Our experiences in Ukraine show the need for conventional arms control and confidence-building regimes to be improved
Making progress on arms control and increasing military transparency have been among President Obama’s priorities. Recent events in and around Ukraine underscore the continued importance of conventional arms control and confidence-building measures as part of the European security architecture, now and in the future. Existing arrangements provide important mechanisms through which to share information about military forces and activities. However, our experiences in Ukraine and the evolution of conventional military forces in Europe since the end of the Cold War also demonstrate the need for these regimes to be improved and for certain mechanisms to be strengthened in order to provide meaningful transparency and predictability in the modern security environment. We remain determined to preserve, strengthen, and modernize the conventional arms control regime in Europe – including the Vienna Document – based on key principles and commitments.
Mr. Minister, before closing I wanted to say that your Ambassador spoke to a couple of us yesterday and mentioned that you welcome comments and genuine questions. So, if I may, knowing as you do my great admiration for your work across a range of issues, two things.
One, I wanted to pick up on your point about the choice resting with Moscow, about whether Moscow wishes – and really we should say with the Kremlin – about whether Russia wishes to be part of a common European and Eurasian community, and engage again in that project or not. Obviously, our desire is that they choose to be part of that community, and I wonder how you personally interpret the recent statements by President Putin and by Foreign Minister Lavrov, which quite explicitly state that they intend to head off in a different direction. You mentioned that just because things are bad today doesn’t mean they have to bad tomorrow, and by tomorrow I assume you were speaking figuratively. And so the question is: how do you respond to the challenge of convincing the Kremlin that the best future for the Russian people lies in engaging in a very difficult, but very important, common project with the rest of us – one that might threaten some of the people in power in Russia today, who are there and held there by corruption and clientelism?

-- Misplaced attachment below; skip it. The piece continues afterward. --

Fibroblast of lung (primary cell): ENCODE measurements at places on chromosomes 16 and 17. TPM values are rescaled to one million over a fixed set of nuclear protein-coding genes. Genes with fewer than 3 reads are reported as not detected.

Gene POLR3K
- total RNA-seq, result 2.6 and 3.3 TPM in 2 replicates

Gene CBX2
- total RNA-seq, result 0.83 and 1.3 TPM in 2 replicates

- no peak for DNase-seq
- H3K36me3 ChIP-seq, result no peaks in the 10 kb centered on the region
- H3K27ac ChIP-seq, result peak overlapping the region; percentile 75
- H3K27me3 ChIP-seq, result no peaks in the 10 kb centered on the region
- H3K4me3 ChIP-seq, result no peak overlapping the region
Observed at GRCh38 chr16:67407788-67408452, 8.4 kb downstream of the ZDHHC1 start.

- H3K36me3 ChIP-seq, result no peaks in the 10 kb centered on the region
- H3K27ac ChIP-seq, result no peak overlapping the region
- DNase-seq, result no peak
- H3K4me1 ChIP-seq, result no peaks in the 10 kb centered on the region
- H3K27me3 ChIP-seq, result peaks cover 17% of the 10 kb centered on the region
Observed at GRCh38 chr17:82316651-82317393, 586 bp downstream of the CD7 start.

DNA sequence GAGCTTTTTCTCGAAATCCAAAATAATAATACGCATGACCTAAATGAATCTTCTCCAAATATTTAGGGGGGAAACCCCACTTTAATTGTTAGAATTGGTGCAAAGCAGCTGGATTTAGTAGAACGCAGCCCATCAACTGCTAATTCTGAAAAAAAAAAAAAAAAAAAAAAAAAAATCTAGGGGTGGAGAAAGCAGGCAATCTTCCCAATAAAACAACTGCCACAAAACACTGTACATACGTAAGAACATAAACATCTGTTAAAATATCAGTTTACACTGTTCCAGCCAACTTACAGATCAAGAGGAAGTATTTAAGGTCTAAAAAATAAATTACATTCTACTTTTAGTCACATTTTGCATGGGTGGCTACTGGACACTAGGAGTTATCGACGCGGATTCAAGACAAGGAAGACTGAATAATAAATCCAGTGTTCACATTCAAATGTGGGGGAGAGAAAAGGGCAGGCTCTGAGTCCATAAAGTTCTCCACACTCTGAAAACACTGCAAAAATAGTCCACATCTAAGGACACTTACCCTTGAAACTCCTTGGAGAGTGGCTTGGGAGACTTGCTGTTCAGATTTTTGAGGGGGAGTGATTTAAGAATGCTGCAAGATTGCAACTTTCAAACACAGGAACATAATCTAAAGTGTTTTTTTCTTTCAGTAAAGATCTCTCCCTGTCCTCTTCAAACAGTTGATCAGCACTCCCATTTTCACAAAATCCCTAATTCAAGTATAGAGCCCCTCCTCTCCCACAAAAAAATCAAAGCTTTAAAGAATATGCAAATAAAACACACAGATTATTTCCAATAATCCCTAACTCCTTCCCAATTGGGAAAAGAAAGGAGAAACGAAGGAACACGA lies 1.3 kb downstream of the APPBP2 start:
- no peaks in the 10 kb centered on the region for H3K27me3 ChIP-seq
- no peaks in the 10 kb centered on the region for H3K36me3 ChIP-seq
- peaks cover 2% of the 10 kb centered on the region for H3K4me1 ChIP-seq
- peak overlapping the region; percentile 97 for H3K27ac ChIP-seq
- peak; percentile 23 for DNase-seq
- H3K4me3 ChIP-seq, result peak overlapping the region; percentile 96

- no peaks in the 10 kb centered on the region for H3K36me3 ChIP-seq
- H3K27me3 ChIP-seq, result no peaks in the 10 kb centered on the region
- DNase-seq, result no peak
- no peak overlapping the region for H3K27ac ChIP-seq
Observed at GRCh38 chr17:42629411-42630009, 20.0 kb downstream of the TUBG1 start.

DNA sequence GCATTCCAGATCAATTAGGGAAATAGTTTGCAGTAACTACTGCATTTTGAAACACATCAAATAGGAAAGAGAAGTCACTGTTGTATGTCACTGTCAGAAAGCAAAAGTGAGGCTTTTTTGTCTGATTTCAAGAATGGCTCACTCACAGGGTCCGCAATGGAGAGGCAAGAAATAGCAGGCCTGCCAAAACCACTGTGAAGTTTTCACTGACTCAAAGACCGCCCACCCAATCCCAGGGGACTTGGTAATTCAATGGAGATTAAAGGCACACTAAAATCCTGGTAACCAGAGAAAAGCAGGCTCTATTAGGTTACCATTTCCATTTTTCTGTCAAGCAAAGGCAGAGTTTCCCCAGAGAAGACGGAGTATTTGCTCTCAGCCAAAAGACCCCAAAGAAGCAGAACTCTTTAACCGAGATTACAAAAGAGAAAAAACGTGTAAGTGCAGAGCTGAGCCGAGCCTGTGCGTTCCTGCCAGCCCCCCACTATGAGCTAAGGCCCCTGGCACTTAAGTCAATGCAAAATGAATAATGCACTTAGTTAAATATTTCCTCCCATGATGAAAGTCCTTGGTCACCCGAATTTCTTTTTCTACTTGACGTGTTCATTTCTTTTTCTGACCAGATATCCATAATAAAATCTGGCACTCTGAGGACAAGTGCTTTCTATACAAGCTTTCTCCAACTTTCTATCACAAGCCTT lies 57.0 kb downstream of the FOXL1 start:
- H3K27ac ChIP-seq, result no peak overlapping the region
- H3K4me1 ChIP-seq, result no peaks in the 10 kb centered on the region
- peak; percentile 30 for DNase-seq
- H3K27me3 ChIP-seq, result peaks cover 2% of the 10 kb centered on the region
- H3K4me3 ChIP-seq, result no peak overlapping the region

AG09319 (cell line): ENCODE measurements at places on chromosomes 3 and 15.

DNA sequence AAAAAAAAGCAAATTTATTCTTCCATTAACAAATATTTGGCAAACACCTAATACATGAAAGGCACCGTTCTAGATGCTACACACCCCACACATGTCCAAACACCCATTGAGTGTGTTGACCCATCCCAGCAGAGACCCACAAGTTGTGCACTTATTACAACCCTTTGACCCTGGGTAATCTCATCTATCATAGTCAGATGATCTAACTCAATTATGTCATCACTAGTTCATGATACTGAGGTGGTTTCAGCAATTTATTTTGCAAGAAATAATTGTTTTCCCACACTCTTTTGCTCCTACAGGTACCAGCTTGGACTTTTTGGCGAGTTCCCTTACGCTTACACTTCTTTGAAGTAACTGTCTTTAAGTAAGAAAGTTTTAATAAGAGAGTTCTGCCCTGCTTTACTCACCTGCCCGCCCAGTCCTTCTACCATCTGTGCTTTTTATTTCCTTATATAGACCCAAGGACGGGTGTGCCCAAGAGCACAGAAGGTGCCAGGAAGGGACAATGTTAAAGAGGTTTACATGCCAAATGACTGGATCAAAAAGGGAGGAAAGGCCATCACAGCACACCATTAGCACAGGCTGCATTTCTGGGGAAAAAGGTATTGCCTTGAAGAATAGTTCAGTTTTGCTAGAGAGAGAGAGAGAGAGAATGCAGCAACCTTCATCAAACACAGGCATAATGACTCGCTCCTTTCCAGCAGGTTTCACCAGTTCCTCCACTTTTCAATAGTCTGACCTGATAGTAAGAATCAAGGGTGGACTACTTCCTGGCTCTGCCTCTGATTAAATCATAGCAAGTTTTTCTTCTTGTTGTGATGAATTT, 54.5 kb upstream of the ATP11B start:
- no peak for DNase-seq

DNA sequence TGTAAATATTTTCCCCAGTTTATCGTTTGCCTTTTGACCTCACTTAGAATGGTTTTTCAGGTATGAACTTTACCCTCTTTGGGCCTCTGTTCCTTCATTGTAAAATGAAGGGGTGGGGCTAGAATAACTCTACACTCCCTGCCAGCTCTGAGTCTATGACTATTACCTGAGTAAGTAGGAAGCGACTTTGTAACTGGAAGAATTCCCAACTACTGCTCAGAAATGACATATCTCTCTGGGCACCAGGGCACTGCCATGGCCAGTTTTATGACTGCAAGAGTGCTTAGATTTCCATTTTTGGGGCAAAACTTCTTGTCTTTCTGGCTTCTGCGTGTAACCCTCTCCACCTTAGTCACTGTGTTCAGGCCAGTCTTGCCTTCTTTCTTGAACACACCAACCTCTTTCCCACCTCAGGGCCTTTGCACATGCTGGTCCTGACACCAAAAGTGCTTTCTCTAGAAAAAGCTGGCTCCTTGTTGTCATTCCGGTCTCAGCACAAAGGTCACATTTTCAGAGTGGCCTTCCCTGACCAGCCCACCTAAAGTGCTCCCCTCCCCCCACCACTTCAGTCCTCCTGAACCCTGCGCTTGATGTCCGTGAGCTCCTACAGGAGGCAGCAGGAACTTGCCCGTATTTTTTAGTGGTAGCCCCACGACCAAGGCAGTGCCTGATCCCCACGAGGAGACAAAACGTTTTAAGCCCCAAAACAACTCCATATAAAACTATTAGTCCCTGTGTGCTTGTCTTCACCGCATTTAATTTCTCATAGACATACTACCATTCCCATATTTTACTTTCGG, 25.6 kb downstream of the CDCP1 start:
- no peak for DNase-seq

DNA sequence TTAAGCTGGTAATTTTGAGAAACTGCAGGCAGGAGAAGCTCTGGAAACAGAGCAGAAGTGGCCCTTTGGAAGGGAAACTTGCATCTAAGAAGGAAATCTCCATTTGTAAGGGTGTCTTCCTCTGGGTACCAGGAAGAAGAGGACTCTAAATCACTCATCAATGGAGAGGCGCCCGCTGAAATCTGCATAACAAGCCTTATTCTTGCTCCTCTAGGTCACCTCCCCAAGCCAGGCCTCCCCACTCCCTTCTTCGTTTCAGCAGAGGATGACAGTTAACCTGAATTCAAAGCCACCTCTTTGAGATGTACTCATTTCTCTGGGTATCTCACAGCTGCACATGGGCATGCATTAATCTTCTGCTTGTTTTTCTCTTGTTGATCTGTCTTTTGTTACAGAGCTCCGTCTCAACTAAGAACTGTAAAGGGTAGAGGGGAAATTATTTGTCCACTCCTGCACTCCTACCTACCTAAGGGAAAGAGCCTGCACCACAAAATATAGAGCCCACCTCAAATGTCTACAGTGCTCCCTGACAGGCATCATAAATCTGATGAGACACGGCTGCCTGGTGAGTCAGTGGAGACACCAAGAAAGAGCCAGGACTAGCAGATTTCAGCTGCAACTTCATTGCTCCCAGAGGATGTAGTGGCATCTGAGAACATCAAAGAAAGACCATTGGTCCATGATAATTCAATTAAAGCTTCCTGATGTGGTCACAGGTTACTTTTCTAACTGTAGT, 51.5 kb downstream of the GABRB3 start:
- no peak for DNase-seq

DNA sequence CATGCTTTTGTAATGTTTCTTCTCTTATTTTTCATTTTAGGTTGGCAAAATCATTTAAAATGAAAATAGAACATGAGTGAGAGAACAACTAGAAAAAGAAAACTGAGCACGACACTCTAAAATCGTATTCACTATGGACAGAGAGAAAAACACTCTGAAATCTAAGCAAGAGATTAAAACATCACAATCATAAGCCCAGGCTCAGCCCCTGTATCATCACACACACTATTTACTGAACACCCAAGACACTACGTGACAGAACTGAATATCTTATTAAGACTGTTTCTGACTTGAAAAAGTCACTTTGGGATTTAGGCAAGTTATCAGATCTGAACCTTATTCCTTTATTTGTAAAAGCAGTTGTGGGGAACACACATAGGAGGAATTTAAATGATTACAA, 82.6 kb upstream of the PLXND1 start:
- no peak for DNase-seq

When governments have obligations to respect the human rights of everyone, that means everyone including LGBT people
The second, if I may, is on your comments at the end about LGBT people. At the risk of being more personal than the Permanent Council allows: I didn’t choose to be gay. In fact, I spent a lot of time trying to choose not to be gay. So I don’t think it’s about letting people make a choice and then supporting them. It’s about recognizing that people are born the way I was born, and recognizing that this should have no impact on the rights they enjoy in any society. And that when governments have obligations to respect the human rights of everyone, that means everyone including LGBT people. For that reason, on your comment that it’s not that every country has to allow a gay pride parade, I think that actually every country does. To the extent that they are peaceful manifestations of the right of freedom of assembly and association, every country around this table, every country in the world, has obligations to respect that right for all people. So, knowing that you have been a strong supporter in this area, I would offer those comments as well.
Mr. Minister, thank you again for spending this time with us at this Council today, and thank you for the Netherlands’ leadership at the OSCE. We wish you all the best.
Thank you, Mr. Chairman.